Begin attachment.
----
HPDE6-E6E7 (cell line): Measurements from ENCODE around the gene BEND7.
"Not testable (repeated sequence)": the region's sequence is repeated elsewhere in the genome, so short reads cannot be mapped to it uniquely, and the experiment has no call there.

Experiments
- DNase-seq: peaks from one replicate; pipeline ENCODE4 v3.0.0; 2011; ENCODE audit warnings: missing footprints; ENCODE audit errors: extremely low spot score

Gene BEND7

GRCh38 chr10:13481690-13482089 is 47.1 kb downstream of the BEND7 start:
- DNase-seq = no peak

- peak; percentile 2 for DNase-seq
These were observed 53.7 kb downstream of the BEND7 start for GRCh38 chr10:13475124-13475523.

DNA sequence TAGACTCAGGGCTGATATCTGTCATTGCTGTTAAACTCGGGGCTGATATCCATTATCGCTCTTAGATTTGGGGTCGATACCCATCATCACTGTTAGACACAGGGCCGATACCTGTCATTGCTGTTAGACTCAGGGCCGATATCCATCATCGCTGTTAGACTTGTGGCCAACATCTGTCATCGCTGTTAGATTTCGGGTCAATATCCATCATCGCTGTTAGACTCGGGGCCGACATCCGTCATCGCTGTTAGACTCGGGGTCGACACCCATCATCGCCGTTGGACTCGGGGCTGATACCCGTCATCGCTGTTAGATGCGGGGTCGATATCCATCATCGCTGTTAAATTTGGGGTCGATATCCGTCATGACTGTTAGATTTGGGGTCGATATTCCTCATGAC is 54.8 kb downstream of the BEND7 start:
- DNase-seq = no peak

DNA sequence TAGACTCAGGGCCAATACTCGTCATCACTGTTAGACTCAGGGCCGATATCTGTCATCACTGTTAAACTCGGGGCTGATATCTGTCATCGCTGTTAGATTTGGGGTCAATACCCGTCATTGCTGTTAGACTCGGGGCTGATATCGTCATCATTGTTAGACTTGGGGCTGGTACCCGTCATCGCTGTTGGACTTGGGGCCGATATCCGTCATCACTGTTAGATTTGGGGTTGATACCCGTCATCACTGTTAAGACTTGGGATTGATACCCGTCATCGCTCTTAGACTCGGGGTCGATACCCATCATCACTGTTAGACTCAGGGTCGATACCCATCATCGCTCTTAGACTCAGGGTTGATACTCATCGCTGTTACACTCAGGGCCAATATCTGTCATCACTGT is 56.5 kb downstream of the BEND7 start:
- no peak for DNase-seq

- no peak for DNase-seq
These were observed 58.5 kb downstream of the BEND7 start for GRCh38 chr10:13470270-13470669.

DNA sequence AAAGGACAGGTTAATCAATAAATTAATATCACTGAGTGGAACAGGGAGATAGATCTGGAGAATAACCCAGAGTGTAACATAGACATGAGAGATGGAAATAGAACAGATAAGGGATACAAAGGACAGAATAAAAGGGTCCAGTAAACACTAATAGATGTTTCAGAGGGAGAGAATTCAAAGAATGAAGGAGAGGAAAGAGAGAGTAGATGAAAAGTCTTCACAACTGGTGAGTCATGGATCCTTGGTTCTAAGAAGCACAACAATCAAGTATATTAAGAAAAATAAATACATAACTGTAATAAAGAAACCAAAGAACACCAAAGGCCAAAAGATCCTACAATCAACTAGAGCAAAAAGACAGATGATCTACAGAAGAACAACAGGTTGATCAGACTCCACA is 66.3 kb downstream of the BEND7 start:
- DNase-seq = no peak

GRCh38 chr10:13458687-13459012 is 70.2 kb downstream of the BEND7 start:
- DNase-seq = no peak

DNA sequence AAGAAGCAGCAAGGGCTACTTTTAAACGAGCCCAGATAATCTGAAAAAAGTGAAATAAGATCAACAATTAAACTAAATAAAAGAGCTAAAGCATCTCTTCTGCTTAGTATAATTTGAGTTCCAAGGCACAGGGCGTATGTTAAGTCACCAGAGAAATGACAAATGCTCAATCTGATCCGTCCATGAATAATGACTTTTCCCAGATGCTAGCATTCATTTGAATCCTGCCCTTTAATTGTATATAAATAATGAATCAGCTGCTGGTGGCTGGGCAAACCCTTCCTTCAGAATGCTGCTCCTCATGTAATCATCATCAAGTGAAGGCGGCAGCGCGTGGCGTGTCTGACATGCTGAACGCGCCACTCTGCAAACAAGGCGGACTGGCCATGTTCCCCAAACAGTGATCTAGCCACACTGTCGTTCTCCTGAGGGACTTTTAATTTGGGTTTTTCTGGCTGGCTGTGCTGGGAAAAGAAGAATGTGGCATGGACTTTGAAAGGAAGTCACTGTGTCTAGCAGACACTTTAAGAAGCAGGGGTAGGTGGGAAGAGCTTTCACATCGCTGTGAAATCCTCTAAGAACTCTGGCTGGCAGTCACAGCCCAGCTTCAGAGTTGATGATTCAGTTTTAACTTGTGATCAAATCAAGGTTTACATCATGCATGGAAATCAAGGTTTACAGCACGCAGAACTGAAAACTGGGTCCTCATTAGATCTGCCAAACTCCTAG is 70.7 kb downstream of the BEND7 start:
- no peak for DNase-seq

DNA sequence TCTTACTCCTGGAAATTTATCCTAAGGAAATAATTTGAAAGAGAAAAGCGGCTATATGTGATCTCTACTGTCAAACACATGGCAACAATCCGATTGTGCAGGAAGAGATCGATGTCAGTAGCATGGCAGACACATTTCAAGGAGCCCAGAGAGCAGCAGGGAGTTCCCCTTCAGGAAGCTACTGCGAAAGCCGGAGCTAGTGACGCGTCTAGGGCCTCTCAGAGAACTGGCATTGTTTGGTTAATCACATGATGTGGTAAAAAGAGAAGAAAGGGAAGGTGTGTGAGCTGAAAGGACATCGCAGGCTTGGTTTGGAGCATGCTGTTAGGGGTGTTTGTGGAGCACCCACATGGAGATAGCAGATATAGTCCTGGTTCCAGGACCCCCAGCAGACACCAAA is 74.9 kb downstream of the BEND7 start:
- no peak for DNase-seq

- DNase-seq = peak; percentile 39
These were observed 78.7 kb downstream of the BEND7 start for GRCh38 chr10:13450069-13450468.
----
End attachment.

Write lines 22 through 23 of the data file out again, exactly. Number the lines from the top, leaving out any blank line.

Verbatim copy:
DNA sequence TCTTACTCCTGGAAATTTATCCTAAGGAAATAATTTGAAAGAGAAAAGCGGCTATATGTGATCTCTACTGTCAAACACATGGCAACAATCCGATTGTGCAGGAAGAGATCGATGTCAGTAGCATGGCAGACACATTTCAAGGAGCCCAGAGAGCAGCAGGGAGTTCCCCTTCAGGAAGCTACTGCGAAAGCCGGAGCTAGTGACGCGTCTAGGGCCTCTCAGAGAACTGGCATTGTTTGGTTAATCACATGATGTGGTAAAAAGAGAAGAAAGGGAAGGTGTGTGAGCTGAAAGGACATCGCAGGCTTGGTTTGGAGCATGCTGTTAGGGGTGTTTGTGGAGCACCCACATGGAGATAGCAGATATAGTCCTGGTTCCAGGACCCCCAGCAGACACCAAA is 74.9 kb downstream of the BEND7 start:
- no peak for DNase-seq